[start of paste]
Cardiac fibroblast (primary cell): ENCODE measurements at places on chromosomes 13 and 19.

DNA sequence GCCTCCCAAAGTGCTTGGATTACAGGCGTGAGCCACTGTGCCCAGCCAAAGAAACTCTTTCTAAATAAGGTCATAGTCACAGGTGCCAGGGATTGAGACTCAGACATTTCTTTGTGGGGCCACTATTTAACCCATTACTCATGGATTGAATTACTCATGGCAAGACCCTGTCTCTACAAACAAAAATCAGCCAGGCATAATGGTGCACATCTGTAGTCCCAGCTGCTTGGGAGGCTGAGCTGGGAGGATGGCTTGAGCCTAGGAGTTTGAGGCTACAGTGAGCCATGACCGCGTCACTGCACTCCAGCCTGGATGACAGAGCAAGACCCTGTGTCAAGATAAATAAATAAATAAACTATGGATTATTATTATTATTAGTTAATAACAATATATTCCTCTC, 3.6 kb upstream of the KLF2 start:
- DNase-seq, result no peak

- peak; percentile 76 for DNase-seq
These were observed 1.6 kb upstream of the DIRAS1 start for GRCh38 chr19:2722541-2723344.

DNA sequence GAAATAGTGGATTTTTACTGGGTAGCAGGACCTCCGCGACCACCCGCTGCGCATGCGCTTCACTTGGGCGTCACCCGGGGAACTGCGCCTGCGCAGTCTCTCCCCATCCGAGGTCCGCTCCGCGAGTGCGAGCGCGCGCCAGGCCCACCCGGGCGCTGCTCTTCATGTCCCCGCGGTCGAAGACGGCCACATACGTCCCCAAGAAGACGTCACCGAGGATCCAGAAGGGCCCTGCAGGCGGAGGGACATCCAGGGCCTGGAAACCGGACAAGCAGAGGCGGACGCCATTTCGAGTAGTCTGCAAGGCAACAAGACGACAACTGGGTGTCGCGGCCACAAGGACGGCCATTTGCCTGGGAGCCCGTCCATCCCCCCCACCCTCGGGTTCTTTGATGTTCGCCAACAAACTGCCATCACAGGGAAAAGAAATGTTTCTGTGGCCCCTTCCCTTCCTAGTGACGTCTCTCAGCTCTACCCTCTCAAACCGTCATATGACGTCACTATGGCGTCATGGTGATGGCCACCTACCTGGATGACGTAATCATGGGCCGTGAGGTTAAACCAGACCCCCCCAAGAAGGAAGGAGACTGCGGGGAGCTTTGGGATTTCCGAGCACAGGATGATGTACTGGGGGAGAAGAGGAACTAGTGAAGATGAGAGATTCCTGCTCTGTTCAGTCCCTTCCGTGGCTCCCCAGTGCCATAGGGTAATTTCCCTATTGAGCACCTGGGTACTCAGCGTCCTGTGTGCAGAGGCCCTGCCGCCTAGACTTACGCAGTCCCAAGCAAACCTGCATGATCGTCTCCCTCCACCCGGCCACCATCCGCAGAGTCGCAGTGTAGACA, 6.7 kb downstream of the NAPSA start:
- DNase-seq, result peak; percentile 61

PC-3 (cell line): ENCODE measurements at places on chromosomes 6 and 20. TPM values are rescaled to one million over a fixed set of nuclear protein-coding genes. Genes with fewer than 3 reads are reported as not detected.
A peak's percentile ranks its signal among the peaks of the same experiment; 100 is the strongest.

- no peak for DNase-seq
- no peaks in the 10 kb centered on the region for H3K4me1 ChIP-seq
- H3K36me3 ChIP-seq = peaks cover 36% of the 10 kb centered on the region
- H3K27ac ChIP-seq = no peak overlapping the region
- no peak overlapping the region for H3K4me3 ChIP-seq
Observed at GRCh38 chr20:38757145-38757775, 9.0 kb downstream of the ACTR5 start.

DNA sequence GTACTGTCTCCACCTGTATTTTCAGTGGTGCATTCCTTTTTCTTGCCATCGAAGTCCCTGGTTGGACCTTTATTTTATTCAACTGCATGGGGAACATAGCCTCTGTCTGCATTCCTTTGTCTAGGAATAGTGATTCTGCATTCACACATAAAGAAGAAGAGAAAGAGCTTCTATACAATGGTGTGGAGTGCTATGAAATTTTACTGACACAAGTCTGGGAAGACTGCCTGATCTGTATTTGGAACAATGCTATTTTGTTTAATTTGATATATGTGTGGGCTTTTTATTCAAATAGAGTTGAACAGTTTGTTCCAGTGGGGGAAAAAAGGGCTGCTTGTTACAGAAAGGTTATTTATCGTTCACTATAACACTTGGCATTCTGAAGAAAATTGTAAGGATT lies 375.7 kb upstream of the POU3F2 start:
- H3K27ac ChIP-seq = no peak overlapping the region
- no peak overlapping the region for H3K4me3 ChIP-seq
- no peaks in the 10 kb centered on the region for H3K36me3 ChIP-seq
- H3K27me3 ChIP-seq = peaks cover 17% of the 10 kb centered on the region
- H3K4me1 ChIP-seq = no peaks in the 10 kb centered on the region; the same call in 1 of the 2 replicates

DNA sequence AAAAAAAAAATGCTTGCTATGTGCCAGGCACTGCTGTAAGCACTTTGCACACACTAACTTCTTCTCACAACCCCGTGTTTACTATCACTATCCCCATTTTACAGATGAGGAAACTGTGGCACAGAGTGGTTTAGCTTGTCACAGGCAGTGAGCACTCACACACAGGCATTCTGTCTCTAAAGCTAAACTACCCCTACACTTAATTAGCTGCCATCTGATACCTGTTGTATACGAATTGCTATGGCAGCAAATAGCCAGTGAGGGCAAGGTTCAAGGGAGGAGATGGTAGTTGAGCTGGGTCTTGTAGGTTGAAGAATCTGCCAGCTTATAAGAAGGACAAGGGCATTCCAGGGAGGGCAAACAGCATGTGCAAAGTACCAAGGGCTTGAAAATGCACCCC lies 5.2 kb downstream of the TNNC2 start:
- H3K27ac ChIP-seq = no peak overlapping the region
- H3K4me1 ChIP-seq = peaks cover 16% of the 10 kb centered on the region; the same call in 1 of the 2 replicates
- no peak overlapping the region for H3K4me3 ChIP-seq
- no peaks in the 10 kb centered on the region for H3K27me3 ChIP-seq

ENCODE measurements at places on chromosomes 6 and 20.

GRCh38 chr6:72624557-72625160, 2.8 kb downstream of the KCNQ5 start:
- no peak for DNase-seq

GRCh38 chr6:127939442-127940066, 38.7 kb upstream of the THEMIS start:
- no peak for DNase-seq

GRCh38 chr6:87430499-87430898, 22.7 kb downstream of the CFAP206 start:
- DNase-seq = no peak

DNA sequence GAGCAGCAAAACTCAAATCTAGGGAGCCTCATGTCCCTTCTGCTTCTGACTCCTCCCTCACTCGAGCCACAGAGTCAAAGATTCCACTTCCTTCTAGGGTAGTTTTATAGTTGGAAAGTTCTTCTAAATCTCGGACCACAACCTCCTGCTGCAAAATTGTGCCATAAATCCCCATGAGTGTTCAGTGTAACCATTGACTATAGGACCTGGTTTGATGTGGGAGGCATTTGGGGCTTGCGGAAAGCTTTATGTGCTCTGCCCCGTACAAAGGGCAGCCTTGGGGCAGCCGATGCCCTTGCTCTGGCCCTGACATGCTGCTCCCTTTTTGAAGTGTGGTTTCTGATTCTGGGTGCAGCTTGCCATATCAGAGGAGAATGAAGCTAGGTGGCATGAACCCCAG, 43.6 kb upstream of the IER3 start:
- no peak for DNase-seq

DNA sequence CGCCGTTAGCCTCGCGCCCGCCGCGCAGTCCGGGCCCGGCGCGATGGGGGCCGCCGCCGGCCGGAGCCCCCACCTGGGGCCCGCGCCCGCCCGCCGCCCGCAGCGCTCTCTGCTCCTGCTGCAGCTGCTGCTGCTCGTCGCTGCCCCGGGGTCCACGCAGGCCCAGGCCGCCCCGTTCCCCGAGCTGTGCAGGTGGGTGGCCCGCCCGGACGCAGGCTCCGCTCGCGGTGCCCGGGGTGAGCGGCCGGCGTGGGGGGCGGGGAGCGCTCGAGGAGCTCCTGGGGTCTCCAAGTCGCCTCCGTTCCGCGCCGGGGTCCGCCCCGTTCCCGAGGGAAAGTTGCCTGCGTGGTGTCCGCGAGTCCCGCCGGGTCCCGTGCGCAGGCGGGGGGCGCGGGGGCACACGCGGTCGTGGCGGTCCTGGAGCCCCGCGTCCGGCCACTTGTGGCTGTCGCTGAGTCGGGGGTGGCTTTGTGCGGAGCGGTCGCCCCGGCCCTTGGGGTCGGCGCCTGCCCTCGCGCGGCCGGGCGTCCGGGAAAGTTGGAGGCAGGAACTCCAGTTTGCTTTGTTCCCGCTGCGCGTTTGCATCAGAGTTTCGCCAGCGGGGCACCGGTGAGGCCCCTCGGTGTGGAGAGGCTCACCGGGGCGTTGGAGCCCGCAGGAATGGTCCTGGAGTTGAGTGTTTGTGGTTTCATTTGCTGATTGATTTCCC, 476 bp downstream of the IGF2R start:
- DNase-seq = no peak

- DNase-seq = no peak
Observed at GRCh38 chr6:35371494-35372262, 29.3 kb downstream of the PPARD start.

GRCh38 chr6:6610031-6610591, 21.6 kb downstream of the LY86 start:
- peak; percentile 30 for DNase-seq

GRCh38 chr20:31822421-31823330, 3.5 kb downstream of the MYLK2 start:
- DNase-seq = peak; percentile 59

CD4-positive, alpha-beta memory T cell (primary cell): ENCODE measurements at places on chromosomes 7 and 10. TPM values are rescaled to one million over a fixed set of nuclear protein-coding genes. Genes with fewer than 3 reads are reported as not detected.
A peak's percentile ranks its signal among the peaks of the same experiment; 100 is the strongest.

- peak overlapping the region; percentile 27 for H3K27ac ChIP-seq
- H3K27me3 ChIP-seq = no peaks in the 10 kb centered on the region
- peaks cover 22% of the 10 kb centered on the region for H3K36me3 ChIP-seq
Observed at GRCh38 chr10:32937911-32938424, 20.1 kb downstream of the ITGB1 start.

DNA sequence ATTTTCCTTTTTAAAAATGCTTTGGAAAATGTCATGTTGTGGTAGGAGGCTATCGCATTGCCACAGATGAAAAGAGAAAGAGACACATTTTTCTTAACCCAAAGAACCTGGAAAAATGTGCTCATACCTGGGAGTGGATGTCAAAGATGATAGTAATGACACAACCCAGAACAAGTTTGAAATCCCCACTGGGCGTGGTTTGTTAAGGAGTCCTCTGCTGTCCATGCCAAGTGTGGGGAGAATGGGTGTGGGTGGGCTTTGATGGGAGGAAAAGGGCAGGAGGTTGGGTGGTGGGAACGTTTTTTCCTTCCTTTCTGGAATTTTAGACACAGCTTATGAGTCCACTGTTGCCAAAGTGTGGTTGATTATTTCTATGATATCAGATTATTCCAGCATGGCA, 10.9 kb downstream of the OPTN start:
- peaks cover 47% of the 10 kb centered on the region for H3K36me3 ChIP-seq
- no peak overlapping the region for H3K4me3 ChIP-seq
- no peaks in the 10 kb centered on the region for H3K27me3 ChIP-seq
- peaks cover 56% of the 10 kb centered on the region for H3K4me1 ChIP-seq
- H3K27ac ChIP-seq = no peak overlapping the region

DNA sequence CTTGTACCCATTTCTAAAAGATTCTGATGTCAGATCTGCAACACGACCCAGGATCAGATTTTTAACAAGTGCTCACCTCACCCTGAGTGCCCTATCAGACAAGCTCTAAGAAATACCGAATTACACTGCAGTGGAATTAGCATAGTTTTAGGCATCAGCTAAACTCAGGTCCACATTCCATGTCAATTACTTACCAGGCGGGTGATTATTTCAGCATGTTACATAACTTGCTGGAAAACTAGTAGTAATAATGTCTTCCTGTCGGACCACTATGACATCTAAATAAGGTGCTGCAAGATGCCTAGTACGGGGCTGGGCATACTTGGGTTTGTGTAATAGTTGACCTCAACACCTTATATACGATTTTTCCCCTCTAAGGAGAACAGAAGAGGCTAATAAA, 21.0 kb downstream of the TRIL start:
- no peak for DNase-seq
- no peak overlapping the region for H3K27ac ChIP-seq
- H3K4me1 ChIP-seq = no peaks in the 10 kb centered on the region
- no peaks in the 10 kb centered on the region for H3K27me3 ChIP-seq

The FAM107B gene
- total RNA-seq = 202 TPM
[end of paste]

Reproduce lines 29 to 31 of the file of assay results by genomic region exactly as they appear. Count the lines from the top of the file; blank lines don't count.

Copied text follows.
- no peak for DNase-seq

GRCh38 chr6:127939442-127940066, 38.7 kb upstream of the THEMIS start:
- no peak for DNase-seq